Sunday, April 29, 2012
Review of George R.R. Martin's A Dance with Dragons
Mr. Martin once again demonstrates his brilliance in A Dance with Dragons, the latest installment of his A Song of Ice and Fire series and the sequel to A Feast for Crows. At about 1,000 pages in length, the hardcover version is a weighty tome--literally and figuratively--it is simultaneously hard to put down and hard to hold up.
Mr. Martin continues his literary device of having each chapter be told from the point of view of a single character. In Feast, Martin did not have room to continue the stories of several of the characters from his previous books; in Dance, he remedies this situation by going back in the timeline to tell their stories. About half way through, he brings all the stories to the “present day.”
The genius of Mr. Martin’s writing lies in his ability to make the point of view of the character in question so compelling that the reader cannot help but root for that character as he reads--even for the loathsome ones. Heroes become villains, and villains become sympathetic characters. And, as usual, no good deed a character does seems to go unpunished--nothing is sacred, and no one is safe.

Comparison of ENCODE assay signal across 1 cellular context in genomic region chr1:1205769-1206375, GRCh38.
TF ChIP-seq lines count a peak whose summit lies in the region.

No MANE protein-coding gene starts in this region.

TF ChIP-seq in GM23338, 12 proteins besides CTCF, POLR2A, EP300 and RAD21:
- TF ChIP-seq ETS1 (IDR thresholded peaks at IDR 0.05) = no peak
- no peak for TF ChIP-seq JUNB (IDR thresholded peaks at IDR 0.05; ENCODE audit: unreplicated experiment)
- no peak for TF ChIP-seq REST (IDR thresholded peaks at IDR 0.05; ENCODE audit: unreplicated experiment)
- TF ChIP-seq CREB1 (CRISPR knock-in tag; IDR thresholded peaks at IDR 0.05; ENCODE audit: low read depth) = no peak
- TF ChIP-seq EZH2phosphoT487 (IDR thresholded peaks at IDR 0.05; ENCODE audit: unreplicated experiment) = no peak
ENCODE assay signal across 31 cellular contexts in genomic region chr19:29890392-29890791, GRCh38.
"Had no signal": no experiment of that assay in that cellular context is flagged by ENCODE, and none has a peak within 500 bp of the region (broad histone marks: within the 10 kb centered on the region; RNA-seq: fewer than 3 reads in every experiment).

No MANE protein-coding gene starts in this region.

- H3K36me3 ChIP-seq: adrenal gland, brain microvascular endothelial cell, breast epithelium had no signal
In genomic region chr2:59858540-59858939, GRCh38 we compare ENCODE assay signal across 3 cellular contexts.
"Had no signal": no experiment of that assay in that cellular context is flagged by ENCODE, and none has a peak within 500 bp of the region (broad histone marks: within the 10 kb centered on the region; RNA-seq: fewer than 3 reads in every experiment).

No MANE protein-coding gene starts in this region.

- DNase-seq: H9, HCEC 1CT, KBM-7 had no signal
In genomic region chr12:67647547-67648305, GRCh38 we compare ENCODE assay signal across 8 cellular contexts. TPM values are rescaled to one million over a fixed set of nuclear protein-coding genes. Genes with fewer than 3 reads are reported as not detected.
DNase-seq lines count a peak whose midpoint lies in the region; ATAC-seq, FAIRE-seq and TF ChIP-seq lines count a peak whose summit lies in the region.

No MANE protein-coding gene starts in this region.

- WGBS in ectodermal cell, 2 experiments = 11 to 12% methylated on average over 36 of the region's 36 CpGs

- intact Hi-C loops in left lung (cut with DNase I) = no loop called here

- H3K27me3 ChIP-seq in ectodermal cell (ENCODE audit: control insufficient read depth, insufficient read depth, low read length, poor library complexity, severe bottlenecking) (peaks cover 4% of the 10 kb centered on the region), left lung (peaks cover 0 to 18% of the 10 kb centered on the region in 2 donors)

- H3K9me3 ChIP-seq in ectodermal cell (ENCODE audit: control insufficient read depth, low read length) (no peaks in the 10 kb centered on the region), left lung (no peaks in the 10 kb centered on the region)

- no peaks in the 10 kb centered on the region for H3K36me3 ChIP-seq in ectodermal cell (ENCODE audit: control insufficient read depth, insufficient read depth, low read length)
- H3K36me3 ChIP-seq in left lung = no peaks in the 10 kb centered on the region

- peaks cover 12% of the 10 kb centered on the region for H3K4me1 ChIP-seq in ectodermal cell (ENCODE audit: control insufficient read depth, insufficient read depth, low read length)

My only criticism: I had to wait too long for Dance, and it ended too soon for me despite its length. But, if there is one personal lesson that I have learned from creating the Songs of Eretz, it is this: carefully crafted writing and fantasy world building take time--but are worth the wait.